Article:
Reporter’s Notebook: Week Nine at the Capitol
I picked a very interesting time to return to my statehouse reporting roots. I could never have predicted the things and controversies that have happened this session.
For example, as I’ve written, a major controversy erupted over a table display with several posters and pamphlets that were anti-Muslim, anti-immigrant and anti-refugee.
This didn’t have to happen and would have never happened previously. You see, the organization that set up the borderline racist display was there at the behest of either the state Republican Party or at very least the Kanawha County Republican Executive Committee, which was set up right beside it.
It was WVGOP Day at the legislature. Both political parties typically host a day at the legislature. Usually this is simply a lobby day. They book the Governor’s Conference Room, have lunch, invite lawmakers to speak, and they often get honored when sitting in the House and Senate galleries.
This was the first year I can recall in my nine years associated with this gold-domed building that a party actually booked tables in front of one of the chambers with displays. The day before, I saw people carrying gigantic Donald Trump campaign signs and thought maybe there was going to be a Trump rally.
Those signs, as well as Trump cut-outs and other displays by various county Republican executive committees, were set up in front of the House chamber. Even when the Democrats had the majority at the legislature I never saw the state Democratic Party do that.
And in the middle of all of this was a table set up by ACT for America. The Southern Policy Law Center labels them a hate group. They certainly traffic in conspiracy theories on what immigrants and refugees are “really” up to in the U.S., as well as multiple tracts on why Islam, on the whole, is bad.
The local group is ran by Brenda Arthur, who appears to have no experience in national security and foreign policy, but has testified at legislative hearings regarding refugees. She’s frankly been a ticking time bomb for the state Republican Party for years and I’m surprised it just now blew up.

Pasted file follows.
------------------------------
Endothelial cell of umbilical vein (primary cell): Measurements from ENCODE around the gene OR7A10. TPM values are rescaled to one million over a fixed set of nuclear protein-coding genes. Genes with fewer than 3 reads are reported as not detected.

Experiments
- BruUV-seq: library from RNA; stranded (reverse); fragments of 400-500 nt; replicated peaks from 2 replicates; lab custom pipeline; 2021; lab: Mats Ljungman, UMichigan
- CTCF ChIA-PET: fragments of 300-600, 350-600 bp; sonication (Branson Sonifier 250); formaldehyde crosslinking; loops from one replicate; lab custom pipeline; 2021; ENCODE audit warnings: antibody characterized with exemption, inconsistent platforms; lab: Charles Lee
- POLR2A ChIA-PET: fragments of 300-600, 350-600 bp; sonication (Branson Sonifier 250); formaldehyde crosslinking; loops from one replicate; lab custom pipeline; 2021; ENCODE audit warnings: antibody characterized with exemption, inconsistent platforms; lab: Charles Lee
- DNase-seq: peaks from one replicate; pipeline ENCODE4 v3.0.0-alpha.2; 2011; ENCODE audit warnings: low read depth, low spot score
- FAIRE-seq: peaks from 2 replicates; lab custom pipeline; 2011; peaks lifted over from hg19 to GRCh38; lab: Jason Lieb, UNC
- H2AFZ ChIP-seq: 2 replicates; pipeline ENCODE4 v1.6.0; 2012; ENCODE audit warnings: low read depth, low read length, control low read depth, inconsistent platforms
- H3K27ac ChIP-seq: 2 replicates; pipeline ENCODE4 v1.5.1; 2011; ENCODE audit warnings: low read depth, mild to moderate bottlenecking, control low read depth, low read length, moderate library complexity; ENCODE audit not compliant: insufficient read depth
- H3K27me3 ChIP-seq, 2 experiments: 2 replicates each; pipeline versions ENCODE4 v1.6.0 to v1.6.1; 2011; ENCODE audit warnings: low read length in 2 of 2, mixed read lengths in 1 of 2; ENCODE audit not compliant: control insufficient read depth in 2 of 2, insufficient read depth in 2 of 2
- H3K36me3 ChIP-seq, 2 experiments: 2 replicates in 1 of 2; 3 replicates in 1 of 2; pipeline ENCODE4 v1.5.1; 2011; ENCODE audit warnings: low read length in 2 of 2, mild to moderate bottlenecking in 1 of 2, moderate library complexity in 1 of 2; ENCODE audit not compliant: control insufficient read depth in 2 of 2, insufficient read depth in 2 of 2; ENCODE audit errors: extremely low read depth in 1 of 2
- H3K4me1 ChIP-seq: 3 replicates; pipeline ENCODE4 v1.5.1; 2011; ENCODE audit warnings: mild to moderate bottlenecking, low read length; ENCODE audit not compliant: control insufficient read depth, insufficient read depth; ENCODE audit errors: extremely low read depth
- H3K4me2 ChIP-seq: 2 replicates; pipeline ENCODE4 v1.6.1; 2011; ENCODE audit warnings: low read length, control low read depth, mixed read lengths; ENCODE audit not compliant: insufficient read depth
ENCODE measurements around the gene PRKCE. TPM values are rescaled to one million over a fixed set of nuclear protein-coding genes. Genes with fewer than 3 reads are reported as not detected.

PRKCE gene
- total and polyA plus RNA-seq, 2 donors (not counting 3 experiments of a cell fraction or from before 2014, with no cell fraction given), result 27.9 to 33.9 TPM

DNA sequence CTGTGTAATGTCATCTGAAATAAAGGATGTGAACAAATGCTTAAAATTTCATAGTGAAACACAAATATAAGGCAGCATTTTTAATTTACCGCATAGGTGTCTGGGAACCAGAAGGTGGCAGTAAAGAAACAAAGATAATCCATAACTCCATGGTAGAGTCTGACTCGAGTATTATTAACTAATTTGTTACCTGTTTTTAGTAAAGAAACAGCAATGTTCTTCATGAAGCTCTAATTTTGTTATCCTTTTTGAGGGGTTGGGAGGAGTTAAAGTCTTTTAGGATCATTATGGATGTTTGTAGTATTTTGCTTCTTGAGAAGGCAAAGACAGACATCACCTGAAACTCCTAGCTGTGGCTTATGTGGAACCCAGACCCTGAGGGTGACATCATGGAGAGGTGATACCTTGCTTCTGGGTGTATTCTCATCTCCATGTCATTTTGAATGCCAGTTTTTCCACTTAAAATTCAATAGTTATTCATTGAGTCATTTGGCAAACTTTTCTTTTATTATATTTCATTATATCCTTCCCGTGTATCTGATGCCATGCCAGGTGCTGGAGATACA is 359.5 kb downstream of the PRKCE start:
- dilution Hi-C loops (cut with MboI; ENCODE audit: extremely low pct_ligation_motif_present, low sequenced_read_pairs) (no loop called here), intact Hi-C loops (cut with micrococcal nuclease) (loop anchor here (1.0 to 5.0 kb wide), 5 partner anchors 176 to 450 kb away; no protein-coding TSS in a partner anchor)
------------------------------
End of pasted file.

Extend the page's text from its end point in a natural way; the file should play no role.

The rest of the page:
No doubt that Rep. Iihan Omar, a Somali Muslim and a Democratic congresswoman from Minnesota, has been controversial. Some say she’s even anti-Semitic. But to put her picture below a picture of the World Trade Center being struck on 9/11 is wildly inappropriate. Ever seen the movie “Black Hawk Down”? That’s what she was fleeing from as a young child when she and her family were granted refugee status to come to the U.S.
It was inflammatory. It was meant to be inflammatory. It was meant to grab people’s attention, and it did when she was confronted by several delegates who found the display insulting and distasteful.
I frankly hated writing the story and I hate writing about it now, because it’s getting Arthur and her group the attention they crave. But I won’t write any further about her for the moment or the rest of the day’s drama.
Instead, I want to focus attention on the West Virginia Republican Party and Chairwoman Melody Potter.
“The West Virginia Republican Party does not approve, condone, or support hate speech,” Potter said in a statement nearly 24 hours after the incidents took place. “One of the exhibitors at our West Virginia Republican Party Day at the Capitol displayed a sign that we did not approve, were not aware of before the day started, and we do not support. Upon learning about the sign, we immediately asked this exhibitor to remove the sign.”
There is a major problem with this statement. Before the House floor session Gov. Jim Justice came upstairs (a rarity) and walked around the displays to talk to people. I have no idea if he noticed the ACT display, but he posed for a picture with Potter directly in front of said display.
You mean to tell me you didn’t turn around once and see it? What about Drew Constable, the state party’s executive director? He was running all over the place from table to table. Everyone else saw this display. Yes, they took it down … the same time everyone else took their displays down, which usually happens around lunch.
I’m sure that there is immense pressure building for Potter to resign, including some high-profile Republicans I won’t name here. This incident was the straw that broken the camel’s back. From losing legislative seats, to using her position to foist her own uber-right morals on lawmakers, to basically saying that no one should primary Gov. Justice. It’s been one issue after another.
This incident has left a black mark on the state Republican Party that will take a while to be erased.